Brandishing our inner talisman

Mexicans call it mal de ojo, and in Brazil it’s olho gordo. Turks call it the Eye of Medusa and ward it off with the ubiquitous talisman called nazar. American Jews use the Yiddish phrase Keyn aynhoreh to counter the jinx.

Cultures all over the world, dating back to antiquity, have some version of the “evil eye” — the poisonous stare of those who envy others’ good fortune. We recognize these beliefs as magical thinking, of course, but as with any superstition that is so widespread, belief in the evil eye raises some intriguing questions: What psychological purpose do these beliefs serve, and what are their roots in human nature?

Psychological scientists at Tilburg University in the Netherlands have an idea about this common fear and the magic used to fend it off. Niels van de Ven and his colleagues wondered whether perhaps this superstition reflects a fundamental human wariness about envy — and an attempt to defuse its destructive power. If that’s the case, then we all probably try every day to defuse envy in more ordinary, less magical ways — perhaps by simply being nice.

In order to test this notion, the Dutch scientists had to create a laboratory version of enviable good fortune. To do this, they recruited a group of participants, each of whom was paired up with a partner for an experiment. In fact it was a sham experiment, and the “partner” was a hired accomplice. Each of the participants received a financial bonus, while their partner did not, thus creating a situation in which the participant might suspect that the partner would be envious.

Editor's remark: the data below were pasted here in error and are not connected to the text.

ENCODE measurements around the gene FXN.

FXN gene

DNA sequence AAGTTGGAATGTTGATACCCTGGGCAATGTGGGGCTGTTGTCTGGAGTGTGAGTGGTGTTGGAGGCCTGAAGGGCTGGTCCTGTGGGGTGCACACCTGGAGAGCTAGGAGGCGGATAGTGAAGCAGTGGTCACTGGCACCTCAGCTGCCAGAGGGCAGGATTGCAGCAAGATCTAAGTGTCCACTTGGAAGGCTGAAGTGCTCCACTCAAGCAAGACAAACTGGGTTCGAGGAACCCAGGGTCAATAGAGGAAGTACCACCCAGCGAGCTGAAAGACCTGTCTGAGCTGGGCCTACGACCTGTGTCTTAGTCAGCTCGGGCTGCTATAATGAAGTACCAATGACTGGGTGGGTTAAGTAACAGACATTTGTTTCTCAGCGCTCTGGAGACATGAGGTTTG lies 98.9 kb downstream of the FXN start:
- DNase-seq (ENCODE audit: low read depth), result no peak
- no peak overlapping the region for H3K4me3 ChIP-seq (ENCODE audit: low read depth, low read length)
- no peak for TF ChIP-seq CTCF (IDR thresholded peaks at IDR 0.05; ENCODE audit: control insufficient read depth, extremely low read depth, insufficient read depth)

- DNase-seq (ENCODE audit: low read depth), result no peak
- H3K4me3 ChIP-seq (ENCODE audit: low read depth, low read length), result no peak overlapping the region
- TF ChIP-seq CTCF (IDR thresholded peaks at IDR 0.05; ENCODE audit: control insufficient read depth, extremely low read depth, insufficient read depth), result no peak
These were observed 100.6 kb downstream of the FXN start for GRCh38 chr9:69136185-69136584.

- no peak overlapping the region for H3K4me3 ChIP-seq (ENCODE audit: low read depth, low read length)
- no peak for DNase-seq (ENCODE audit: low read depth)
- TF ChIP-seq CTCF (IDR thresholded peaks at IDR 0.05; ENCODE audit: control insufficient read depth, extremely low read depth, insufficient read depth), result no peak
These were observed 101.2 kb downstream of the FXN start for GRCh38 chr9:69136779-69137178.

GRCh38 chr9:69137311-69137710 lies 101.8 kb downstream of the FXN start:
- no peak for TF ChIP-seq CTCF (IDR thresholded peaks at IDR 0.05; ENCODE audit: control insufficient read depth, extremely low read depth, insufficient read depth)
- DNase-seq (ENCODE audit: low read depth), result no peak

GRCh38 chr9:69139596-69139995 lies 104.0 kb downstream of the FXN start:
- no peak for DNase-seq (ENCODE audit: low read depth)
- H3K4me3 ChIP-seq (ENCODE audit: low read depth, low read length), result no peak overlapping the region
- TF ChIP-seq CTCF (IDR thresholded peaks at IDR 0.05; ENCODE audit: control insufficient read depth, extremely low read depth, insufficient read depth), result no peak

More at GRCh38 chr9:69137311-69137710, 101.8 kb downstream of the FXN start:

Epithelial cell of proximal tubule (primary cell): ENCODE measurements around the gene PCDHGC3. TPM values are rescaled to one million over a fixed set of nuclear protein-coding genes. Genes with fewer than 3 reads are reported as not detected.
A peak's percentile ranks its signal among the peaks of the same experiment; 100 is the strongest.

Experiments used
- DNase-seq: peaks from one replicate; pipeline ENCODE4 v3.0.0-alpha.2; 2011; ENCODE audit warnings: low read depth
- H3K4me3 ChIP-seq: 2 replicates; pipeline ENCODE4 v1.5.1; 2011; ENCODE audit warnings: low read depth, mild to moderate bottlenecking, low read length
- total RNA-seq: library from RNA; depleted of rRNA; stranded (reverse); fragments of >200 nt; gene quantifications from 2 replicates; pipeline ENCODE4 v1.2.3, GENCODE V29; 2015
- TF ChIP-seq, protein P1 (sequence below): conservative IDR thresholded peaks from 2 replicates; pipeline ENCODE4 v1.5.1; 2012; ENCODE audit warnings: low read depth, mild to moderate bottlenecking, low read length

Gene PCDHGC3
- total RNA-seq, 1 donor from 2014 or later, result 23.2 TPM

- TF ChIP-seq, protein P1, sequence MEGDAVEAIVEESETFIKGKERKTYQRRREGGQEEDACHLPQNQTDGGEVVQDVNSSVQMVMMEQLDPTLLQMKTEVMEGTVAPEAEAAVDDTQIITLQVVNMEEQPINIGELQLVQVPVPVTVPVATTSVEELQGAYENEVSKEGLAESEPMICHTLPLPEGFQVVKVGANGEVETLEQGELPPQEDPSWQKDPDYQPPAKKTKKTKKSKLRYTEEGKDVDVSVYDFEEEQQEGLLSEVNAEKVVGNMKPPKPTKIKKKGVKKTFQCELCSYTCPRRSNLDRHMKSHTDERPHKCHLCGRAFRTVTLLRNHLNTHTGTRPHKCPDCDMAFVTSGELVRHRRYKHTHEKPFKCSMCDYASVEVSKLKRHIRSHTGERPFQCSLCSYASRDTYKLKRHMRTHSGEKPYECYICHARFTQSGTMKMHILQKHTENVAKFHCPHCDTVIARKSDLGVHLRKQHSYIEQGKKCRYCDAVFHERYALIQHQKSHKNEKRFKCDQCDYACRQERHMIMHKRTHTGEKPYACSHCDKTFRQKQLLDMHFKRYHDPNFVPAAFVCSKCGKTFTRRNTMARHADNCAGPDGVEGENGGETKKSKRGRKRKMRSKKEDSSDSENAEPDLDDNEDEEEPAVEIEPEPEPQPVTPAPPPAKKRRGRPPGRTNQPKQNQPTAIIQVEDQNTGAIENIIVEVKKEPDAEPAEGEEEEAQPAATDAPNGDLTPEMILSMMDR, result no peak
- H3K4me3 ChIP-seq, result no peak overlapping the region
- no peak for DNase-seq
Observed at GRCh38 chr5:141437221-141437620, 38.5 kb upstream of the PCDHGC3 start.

Afterward, the scientists covertly measured the participants’ altruism toward the “envious” partner, in different ways. For example, the participants and their partners took a test — again a sham — and the partner asked for help. The scientists kept track of how much assistance the participants offered. In a variation of this study, the partner “accidentally” dropped something, and the scientists noted whether the participants helped pick it up.

Before crunching the data, however, the scientists asked the participants this important question: Were they worried that their partner would be envious in a malicious way? Or did they believe that their partner would be envious, but in a benign way? This was an important distinction because, after all, the volunteers had done nothing to deserve malice. They had simply been “luckier” in that they received money. The scientists suspected that the participants would use benevolence to fend off their partners’ supposed envy — but only if they suspected that the envy was malicious and threatening.

And that’s just what they found. The more the volunteers anticipated being envied in a threatening way, the more helpful they were. Interestingly, they were actually less helpful than controls if they anticipated benign envy, suggesting that their preemptive altruism was motivated by fear rather than sympathy for the less fortunate. The experimenters ran another version of this experiment in which some participants clearly deserved their good fortune and others clearly did not, and as expected, those who were undeserving helped more to compensate for their unearned windfall.

Good fortune is tricky territory. We all want it, yet we don’t want to be punished just for pulling the long straw. If generosity helps to ward off the envious, that’s at least a talisman that we all carry in our bag of magic tricks.

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